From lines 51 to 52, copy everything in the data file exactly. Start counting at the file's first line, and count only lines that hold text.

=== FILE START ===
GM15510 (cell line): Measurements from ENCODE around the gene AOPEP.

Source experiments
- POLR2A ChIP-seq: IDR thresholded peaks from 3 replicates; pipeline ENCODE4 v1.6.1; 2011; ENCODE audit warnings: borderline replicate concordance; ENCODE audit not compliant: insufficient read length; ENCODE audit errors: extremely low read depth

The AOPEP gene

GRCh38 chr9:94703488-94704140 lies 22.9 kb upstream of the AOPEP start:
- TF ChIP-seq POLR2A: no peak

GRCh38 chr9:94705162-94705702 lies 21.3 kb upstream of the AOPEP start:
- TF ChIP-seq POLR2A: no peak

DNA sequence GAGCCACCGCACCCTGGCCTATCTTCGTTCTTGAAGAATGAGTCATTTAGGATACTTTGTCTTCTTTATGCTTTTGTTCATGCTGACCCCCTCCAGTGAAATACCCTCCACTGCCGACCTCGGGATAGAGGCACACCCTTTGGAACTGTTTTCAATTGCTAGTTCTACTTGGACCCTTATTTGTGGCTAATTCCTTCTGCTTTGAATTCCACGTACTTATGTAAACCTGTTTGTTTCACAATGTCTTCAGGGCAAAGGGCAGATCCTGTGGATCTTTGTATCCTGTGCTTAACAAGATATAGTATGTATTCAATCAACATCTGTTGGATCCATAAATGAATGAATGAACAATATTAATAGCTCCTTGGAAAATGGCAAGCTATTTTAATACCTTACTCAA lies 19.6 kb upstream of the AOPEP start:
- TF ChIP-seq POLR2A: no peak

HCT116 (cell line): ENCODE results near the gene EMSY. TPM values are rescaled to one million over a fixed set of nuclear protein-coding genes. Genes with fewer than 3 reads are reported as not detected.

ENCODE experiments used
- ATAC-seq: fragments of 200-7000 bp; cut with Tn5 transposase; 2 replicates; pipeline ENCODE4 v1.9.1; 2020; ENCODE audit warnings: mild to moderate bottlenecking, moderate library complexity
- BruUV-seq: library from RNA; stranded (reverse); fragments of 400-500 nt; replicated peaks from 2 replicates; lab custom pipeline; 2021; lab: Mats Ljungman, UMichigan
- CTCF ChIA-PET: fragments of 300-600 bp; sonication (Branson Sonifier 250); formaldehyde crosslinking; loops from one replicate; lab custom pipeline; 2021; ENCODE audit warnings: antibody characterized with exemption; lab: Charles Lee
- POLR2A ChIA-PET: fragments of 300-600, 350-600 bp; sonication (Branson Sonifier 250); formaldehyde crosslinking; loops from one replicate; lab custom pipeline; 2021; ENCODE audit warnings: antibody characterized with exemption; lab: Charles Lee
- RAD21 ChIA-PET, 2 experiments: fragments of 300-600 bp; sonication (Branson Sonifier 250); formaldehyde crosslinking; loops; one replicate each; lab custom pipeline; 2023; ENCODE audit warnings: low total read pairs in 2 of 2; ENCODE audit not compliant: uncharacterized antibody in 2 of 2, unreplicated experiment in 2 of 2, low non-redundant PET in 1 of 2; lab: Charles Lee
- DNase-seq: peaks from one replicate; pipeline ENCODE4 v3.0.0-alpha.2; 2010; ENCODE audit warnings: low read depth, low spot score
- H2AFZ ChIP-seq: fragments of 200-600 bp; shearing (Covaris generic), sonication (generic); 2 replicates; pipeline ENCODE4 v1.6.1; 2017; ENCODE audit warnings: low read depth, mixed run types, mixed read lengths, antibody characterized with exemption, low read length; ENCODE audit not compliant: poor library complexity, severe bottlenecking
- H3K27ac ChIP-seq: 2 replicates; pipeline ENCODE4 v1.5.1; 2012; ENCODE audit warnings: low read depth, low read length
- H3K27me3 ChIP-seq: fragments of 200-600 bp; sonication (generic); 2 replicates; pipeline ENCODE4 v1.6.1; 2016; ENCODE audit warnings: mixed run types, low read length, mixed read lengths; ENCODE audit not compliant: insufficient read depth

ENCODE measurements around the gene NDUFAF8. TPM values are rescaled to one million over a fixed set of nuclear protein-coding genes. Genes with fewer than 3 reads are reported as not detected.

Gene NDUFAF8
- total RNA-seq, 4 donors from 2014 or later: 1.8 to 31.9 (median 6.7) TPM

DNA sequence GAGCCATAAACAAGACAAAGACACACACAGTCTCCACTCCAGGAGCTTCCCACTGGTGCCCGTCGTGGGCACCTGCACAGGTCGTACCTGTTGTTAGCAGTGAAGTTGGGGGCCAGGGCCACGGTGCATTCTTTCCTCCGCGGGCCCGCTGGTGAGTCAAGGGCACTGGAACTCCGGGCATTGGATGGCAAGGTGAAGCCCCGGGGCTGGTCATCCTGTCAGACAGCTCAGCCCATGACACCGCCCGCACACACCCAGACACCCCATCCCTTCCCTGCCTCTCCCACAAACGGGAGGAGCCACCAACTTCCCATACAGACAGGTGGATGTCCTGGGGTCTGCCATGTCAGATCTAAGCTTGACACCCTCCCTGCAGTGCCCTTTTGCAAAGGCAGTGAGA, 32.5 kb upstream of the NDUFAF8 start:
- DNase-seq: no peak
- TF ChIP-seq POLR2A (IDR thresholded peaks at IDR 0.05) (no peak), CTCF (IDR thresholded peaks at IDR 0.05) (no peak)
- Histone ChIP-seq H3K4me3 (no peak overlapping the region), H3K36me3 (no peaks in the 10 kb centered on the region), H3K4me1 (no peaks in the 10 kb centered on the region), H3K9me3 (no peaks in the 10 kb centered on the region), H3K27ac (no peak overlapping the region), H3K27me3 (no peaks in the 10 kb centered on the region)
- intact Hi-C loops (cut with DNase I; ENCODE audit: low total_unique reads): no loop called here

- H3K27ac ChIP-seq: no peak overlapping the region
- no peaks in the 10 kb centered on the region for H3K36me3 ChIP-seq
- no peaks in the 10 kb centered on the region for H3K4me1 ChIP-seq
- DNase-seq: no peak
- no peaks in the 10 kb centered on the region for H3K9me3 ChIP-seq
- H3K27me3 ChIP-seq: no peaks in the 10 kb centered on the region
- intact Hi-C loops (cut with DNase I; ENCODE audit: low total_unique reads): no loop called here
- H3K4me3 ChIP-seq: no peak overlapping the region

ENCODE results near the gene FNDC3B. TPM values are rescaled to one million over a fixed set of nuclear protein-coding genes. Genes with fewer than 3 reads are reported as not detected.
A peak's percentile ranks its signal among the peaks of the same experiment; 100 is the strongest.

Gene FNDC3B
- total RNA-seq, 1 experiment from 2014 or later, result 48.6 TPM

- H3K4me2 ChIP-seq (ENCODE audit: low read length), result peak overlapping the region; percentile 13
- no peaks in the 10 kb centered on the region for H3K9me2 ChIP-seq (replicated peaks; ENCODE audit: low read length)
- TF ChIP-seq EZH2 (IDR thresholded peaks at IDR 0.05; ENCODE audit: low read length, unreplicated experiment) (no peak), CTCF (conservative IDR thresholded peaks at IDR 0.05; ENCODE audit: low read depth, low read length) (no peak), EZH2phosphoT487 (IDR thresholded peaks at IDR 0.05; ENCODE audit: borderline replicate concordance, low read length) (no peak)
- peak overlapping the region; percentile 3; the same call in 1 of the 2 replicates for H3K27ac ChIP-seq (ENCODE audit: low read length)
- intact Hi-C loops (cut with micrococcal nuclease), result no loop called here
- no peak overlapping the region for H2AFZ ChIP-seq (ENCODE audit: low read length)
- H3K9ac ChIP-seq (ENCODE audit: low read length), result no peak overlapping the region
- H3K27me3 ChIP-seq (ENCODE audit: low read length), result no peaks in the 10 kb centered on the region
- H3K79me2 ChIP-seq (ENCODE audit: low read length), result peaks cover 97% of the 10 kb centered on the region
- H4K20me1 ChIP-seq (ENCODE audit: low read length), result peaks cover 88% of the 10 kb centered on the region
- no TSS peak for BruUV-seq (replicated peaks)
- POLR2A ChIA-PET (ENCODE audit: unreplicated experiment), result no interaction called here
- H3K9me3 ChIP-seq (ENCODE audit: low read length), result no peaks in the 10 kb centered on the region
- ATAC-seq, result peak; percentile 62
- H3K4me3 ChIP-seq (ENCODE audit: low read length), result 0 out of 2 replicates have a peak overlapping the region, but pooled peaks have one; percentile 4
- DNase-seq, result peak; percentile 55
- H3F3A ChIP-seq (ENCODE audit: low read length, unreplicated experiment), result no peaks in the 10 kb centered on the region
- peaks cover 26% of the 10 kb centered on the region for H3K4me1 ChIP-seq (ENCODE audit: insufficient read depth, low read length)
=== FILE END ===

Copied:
- H4K20me1 ChIP-seq (ENCODE audit: low read length), result peaks cover 88% of the 10 kb centered on the region
- no TSS peak for BruUV-seq (replicated peaks)